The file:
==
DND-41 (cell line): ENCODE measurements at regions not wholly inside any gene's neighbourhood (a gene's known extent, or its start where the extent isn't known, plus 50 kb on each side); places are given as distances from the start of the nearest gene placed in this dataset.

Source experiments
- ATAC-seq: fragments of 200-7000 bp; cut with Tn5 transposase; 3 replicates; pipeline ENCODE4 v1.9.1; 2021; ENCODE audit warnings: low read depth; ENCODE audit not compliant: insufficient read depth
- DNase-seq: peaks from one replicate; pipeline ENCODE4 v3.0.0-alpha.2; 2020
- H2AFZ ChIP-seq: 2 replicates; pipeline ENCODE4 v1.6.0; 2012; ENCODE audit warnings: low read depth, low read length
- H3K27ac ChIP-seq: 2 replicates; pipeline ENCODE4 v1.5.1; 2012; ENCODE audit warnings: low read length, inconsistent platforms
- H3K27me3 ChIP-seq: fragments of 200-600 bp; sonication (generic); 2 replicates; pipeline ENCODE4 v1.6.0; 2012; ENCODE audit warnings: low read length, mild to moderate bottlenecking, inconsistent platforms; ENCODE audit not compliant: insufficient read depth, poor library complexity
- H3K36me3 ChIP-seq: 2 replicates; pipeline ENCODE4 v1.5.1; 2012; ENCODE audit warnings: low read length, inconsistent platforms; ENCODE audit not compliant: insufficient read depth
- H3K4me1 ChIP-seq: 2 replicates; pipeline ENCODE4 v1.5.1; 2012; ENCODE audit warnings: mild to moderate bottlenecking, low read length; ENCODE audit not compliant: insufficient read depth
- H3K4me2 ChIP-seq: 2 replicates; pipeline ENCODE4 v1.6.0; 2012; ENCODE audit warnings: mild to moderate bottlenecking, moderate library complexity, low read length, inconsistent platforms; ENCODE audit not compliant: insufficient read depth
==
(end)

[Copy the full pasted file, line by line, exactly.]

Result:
DND-41 (cell line): ENCODE measurements at regions not wholly inside any gene's neighbourhood (a gene's known extent, or its start where the extent isn't known, plus 50 kb on each side); places are given as distances from the start of the nearest gene placed in this dataset.

Source experiments
- ATAC-seq: fragments of 200-7000 bp; cut with Tn5 transposase; 3 replicates; pipeline ENCODE4 v1.9.1; 2021; ENCODE audit warnings: low read depth; ENCODE audit not compliant: insufficient read depth
- DNase-seq: peaks from one replicate; pipeline ENCODE4 v3.0.0-alpha.2; 2020
- H2AFZ ChIP-seq: 2 replicates; pipeline ENCODE4 v1.6.0; 2012; ENCODE audit warnings: low read depth, low read length
- H3K27ac ChIP-seq: 2 replicates; pipeline ENCODE4 v1.5.1; 2012; ENCODE audit warnings: low read length, inconsistent platforms
- H3K27me3 ChIP-seq: fragments of 200-600 bp; sonication (generic); 2 replicates; pipeline ENCODE4 v1.6.0; 2012; ENCODE audit warnings: low read length, mild to moderate bottlenecking, inconsistent platforms; ENCODE audit not compliant: insufficient read depth, poor library complexity
- H3K36me3 ChIP-seq: 2 replicates; pipeline ENCODE4 v1.5.1; 2012; ENCODE audit warnings: low read length, inconsistent platforms; ENCODE audit not compliant: insufficient read depth
- H3K4me1 ChIP-seq: 2 replicates; pipeline ENCODE4 v1.5.1; 2012; ENCODE audit warnings: mild to moderate bottlenecking, low read length; ENCODE audit not compliant: insufficient read depth
- H3K4me2 ChIP-seq: 2 replicates; pipeline ENCODE4 v1.6.0; 2012; ENCODE audit warnings: mild to moderate bottlenecking, moderate library complexity, low read length, inconsistent platforms; ENCODE audit not compliant: insufficient read depth